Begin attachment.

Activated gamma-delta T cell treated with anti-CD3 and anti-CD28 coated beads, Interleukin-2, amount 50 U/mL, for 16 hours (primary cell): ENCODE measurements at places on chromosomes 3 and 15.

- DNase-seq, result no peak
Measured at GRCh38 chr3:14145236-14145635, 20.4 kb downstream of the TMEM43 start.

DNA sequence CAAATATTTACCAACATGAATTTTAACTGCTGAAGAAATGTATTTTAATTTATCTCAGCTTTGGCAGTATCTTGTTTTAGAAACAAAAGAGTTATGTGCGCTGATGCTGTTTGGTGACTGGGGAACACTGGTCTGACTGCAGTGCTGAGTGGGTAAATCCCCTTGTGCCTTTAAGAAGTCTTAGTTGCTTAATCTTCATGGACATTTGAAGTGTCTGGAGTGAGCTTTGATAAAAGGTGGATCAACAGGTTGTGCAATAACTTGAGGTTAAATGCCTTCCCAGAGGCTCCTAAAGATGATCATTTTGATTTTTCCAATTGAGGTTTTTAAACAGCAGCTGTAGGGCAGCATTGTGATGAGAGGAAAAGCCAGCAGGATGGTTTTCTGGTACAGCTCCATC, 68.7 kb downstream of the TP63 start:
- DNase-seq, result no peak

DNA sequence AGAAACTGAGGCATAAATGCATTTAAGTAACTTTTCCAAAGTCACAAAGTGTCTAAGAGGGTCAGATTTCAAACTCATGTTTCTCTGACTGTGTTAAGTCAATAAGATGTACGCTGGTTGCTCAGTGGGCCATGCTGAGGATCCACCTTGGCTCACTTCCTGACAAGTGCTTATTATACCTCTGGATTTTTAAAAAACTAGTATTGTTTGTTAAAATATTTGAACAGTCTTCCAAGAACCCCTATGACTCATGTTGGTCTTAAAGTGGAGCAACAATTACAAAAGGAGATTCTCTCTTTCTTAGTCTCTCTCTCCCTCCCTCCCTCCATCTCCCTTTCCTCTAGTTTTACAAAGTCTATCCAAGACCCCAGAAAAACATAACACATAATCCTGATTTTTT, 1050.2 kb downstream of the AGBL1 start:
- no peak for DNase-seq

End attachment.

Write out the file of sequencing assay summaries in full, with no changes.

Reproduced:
Activated gamma-delta T cell treated with anti-CD3 and anti-CD28 coated beads, Interleukin-2, amount 50 U/mL, for 16 hours (primary cell): ENCODE measurements at places on chromosomes 3 and 15.

- DNase-seq, result no peak
Measured at GRCh38 chr3:14145236-14145635, 20.4 kb downstream of the TMEM43 start.

DNA sequence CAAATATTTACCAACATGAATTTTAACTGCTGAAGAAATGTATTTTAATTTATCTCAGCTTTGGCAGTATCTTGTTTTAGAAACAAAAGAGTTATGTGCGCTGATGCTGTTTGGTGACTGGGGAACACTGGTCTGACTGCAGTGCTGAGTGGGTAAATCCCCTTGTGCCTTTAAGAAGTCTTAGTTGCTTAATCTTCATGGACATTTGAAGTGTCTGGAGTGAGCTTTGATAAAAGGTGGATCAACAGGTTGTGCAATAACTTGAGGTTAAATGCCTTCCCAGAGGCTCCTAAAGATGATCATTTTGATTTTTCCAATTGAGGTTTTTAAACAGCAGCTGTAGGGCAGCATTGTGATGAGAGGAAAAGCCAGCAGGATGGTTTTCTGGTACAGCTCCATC, 68.7 kb downstream of the TP63 start:
- DNase-seq, result no peak

DNA sequence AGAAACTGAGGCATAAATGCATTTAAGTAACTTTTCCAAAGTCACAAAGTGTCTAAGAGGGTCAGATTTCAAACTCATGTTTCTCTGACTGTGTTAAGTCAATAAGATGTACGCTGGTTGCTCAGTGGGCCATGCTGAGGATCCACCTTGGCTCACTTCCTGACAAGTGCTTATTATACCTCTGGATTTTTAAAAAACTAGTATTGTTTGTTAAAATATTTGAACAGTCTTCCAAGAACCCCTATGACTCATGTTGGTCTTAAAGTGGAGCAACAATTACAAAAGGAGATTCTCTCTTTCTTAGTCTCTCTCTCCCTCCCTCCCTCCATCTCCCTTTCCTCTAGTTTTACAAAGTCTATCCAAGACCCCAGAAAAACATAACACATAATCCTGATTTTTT, 1050.2 kb downstream of the AGBL1 start:
- no peak for DNase-seq